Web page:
Prayer, Creativity & Faith

Write about TIME


This is part 2 in my Think • Write • Pray • Explore series focused on TIME. Read part 1 here if you missed it, and if you don’t have the January prayer prompt calendar about time, you can download it for free here

Writing in a prayer journal is the most consistent way for me to draw closer to God. It’s more concrete to me than just thinking my prayers, and it engages my body and mind in a way that allows me to focus and be more intentional. Recently someone described prayer as an invitation to the deepest form of communion between God and man. I love that… prayer as an invitation.

It’s an invitation to share. To be real. To say the things you want to say, ask the questions that enter your mind, and spend time in His presence. This invitation has nothing to do with grammar or spelling or the quality of your handwriting. It can be done on the back of an old receipt, in the Notes app of your phone, in an elegant, embossed leather journal, or sitting at your computer. It’s not for anyone else except for you and God. And you just might find yourself surprised by the insights, the clarity, and the answers you discover as you let go of your internal critic and grow comfortable expressing yourself this way.

Every month I’ll share a few journaling prompts related to the theme of my prayer prompt calendar. Write on the ones you like; ignore the others. Do one a day, or one a week, or one a month. Make up your own if you want. Write what is comfortable, or stretch yourself beyond your comfort zone. Jot down a couple sentences, or write several pages. There are no rules, it’s just a way to focus the time that you spend with God.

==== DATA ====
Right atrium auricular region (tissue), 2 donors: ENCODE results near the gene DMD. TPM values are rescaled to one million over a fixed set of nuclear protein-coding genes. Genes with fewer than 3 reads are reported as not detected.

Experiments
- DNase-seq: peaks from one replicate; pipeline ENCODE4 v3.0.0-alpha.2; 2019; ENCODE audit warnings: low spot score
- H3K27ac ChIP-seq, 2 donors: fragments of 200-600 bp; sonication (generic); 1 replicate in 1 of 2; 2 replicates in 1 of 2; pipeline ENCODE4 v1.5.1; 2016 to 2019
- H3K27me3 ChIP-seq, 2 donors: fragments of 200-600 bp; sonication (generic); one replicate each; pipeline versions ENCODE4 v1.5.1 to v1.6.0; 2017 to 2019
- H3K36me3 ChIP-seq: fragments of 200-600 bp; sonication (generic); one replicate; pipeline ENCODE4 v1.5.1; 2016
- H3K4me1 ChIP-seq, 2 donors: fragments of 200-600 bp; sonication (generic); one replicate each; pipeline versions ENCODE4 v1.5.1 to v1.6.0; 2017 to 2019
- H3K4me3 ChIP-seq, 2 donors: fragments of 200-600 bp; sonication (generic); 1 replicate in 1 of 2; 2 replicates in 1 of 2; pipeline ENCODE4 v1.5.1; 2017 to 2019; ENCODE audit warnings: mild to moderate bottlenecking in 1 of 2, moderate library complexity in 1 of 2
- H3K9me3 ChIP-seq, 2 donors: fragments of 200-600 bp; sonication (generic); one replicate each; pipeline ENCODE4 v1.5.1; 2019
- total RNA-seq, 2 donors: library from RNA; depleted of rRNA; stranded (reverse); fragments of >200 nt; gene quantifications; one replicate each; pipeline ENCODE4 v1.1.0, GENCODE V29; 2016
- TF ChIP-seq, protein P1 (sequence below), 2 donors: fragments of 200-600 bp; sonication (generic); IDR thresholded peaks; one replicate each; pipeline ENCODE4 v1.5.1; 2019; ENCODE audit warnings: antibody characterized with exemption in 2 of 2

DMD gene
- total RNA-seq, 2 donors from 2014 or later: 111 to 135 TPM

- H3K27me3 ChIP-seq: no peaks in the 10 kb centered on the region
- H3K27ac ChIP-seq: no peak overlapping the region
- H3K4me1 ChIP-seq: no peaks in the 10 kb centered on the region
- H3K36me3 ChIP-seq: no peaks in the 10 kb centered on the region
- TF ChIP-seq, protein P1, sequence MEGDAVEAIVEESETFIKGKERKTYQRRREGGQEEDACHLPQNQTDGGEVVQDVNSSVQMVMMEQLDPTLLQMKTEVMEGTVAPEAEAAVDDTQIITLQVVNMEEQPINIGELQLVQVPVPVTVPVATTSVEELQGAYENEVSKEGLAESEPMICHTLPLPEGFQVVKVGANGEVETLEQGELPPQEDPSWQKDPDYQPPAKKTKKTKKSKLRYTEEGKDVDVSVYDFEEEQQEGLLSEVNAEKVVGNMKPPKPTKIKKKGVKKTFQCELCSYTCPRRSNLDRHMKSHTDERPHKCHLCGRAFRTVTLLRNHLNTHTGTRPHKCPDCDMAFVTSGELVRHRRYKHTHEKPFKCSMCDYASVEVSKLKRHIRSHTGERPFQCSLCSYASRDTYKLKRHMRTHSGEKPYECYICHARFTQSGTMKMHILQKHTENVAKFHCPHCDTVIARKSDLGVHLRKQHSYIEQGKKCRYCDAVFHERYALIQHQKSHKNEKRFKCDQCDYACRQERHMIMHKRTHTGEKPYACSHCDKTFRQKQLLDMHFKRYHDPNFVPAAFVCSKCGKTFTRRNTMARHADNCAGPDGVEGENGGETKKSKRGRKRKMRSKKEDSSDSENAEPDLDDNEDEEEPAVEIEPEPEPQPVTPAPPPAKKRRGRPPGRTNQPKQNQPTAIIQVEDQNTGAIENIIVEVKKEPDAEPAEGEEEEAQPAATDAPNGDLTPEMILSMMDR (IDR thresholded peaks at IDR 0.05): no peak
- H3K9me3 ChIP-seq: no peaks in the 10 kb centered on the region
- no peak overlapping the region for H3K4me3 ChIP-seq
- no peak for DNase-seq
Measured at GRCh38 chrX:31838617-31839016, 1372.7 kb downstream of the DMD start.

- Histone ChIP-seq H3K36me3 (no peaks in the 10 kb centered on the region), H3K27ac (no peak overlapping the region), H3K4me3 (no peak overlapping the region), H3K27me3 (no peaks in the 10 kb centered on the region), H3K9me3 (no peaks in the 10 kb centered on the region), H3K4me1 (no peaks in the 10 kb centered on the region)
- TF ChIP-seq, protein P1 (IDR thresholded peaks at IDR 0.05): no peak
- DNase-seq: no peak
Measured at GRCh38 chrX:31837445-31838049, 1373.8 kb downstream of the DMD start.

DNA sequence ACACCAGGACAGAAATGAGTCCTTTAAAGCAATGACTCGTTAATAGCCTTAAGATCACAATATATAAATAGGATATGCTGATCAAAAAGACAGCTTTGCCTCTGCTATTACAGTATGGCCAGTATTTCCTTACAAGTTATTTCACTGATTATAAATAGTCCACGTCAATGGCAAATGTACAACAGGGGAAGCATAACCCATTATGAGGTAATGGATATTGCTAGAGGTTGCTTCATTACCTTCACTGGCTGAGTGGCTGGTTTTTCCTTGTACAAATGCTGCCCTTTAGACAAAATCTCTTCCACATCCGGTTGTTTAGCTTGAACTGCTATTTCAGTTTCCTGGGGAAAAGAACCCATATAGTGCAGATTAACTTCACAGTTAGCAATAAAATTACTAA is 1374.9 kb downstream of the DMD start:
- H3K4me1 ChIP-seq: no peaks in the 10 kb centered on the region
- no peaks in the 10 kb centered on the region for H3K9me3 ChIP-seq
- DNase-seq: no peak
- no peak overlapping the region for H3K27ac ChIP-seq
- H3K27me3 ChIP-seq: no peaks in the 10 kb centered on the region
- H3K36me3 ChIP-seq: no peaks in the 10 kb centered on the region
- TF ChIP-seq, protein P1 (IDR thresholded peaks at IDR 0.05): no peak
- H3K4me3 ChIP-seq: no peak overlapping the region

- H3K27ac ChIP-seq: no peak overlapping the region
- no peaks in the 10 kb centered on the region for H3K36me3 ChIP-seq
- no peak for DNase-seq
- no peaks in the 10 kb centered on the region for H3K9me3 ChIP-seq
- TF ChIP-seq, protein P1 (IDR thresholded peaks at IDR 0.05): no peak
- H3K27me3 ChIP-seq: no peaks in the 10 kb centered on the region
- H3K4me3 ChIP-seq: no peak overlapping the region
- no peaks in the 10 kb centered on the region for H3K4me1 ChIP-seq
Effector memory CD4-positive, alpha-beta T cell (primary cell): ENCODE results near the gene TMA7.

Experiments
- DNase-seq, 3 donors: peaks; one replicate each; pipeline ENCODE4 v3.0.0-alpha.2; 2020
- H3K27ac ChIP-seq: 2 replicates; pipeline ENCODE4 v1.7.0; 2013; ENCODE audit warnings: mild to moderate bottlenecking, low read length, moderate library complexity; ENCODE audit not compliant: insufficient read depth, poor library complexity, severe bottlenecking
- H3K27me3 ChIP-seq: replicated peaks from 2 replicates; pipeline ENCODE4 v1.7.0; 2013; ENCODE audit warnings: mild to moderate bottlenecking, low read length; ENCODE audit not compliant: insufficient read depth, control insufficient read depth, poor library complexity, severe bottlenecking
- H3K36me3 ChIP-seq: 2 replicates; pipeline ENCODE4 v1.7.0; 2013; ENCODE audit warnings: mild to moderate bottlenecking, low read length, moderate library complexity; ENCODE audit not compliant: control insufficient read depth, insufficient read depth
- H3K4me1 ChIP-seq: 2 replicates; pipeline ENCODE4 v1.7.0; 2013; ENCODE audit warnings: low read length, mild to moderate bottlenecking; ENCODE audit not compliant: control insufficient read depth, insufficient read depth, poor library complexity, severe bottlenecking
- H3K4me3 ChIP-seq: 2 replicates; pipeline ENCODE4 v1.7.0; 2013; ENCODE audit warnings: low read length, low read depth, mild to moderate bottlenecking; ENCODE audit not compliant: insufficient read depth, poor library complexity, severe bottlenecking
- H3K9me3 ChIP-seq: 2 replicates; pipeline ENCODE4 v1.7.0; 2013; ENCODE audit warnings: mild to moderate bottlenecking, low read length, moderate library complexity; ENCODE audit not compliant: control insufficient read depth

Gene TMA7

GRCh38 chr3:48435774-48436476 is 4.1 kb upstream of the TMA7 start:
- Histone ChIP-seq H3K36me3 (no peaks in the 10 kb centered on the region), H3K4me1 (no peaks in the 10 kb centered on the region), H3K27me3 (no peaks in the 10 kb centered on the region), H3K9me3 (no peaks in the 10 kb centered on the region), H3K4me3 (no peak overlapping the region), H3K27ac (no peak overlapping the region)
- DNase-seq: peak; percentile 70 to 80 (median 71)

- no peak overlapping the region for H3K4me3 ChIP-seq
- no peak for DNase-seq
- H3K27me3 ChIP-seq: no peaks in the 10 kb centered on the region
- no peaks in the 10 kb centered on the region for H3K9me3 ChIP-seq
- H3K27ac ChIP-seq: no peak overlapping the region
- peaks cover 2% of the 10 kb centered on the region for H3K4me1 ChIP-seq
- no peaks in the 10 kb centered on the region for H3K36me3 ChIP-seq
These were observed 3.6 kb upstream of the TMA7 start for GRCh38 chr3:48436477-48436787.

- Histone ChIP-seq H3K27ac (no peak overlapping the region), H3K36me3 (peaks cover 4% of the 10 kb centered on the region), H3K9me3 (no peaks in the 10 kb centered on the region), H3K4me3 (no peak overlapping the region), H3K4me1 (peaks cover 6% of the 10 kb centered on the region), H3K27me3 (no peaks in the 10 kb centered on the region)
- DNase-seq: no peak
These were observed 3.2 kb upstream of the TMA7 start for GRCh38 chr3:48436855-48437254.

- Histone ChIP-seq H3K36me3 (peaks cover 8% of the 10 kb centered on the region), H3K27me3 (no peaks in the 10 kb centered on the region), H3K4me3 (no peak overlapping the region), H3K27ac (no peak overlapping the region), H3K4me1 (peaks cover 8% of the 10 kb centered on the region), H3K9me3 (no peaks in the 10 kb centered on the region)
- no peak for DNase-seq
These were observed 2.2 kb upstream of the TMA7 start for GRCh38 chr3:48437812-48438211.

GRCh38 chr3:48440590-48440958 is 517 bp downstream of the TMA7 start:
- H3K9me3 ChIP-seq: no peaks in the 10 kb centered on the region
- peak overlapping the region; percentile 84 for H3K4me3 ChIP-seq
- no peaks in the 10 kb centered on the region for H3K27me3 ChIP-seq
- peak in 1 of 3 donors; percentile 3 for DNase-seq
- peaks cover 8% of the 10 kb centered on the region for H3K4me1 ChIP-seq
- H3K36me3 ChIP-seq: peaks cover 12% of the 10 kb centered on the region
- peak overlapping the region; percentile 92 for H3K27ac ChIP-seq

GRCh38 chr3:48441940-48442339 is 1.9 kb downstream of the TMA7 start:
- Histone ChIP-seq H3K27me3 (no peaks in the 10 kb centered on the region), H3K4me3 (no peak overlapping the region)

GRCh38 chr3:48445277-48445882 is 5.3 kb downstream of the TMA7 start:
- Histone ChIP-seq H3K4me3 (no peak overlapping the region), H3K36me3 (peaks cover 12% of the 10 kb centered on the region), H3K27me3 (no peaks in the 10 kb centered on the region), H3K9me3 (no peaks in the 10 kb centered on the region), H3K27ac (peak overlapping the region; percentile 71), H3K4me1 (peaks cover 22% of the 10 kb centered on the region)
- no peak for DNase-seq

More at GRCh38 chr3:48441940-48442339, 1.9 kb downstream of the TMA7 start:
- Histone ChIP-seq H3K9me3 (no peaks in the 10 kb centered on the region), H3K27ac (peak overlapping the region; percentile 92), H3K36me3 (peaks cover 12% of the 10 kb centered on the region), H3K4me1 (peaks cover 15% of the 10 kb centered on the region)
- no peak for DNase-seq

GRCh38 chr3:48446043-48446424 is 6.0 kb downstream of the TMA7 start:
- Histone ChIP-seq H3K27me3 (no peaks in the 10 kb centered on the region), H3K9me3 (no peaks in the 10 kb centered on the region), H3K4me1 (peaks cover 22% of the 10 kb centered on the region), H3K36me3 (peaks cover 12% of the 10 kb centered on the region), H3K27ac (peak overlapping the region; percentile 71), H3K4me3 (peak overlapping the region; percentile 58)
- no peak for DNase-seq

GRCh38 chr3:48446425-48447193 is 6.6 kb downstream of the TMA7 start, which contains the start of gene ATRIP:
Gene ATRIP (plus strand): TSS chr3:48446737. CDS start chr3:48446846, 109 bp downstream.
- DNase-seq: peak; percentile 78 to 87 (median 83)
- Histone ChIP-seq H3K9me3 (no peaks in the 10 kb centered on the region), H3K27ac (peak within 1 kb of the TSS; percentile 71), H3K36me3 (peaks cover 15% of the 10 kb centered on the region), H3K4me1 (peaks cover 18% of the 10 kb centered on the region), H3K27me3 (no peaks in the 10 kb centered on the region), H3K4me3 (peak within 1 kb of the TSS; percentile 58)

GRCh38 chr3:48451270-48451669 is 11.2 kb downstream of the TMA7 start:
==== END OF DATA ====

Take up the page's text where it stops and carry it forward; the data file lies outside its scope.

• God never changes, but our perceptions of Him do. Think about how your view of God has changed throughout your life. Write down some notes describing how you envisioned God at each stage: when you were a child, a teenager, a newlywed, a new parent, a grandparent, when you first believed, when your faith was challenged, when you experienced a loss, when you faced a health scare, or any other times you can think of. If you wish, compare your earliest perceptions to your most recent ones.
  • Write about a time when you were waiting for an answer or solution and it seemed it would never come. Did it? How did you feel?  What have you learned in the waiting times?
  • When someone tells you, “It’s all in God’s perfect timing,” how does that make you feel? Comforted or angry?
  • Picture yourself 10 years ago, 20 years ago, 30 years ago (if you are that old!). If you could send a letter to your younger self, what one piece of advice would you share? Where would you tell yourself to watch for evidence of God’s presence?
  • Thank God for one thing you learned about yourself in each decade of your life.
  • Write about one of these statements: If I had it all to do over again, I would change so many things, such as ___. OR If I had it all to do over again, I wouldn’t change a thing because ___.
  • If you could time travel ten years into the future, what do you hope you will discover about your life? Ask God to help you make that happen.

And now, it’s time for me to go. See you next week!

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